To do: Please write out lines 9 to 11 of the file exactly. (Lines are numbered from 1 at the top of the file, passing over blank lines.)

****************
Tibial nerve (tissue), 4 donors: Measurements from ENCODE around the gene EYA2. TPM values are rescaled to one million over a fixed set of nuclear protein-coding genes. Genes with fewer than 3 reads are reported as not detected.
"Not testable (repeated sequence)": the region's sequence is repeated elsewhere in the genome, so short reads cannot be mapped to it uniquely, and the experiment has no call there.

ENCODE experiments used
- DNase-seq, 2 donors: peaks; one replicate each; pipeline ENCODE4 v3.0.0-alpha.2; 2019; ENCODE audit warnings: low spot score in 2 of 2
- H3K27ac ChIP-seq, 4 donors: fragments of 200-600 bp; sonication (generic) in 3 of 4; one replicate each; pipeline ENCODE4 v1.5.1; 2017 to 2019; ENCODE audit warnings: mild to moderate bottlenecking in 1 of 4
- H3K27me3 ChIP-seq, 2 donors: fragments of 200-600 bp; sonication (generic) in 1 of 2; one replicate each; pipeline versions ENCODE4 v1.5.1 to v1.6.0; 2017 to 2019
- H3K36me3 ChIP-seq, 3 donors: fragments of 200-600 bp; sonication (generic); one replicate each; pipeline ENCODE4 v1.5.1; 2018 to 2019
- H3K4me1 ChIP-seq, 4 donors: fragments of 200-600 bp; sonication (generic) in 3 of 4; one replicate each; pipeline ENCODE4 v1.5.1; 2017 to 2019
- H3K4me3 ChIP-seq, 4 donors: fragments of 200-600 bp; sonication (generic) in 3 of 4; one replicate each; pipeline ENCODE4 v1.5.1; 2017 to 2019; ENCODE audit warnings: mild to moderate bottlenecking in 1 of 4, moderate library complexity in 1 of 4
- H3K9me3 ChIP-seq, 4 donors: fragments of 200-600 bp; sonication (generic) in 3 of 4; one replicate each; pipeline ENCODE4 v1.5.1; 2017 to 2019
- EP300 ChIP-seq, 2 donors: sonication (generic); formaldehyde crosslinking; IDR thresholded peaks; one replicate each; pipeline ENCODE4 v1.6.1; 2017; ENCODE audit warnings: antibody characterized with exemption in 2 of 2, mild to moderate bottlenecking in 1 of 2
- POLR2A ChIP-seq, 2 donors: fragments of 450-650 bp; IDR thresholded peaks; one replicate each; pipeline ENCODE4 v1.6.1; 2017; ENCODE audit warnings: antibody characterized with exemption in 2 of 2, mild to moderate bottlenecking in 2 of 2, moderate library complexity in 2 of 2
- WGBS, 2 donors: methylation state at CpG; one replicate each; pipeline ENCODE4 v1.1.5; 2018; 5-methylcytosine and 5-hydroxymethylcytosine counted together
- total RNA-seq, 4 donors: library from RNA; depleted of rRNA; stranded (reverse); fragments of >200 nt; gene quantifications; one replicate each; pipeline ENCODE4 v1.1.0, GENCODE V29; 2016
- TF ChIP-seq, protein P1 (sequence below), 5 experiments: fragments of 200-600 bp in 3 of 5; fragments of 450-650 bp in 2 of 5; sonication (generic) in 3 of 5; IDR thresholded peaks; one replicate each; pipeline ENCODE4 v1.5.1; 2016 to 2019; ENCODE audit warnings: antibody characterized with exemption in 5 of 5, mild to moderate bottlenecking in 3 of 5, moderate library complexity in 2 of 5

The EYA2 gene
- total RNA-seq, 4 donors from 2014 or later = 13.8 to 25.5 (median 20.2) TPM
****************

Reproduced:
- H3K4me3 ChIP-seq, 4 donors: fragments of 200-600 bp; sonication (generic) in 3 of 4; one replicate each; pipeline ENCODE4 v1.5.1; 2017 to 2019; ENCODE audit warnings: mild to moderate bottlenecking in 1 of 4, moderate library complexity in 1 of 4
- H3K9me3 ChIP-seq, 4 donors: fragments of 200-600 bp; sonication (generic) in 3 of 4; one replicate each; pipeline ENCODE4 v1.5.1; 2017 to 2019
- EP300 ChIP-seq, 2 donors: sonication (generic); formaldehyde crosslinking; IDR thresholded peaks; one replicate each; pipeline ENCODE4 v1.6.1; 2017; ENCODE audit warnings: antibody characterized with exemption in 2 of 2, mild to moderate bottlenecking in 1 of 2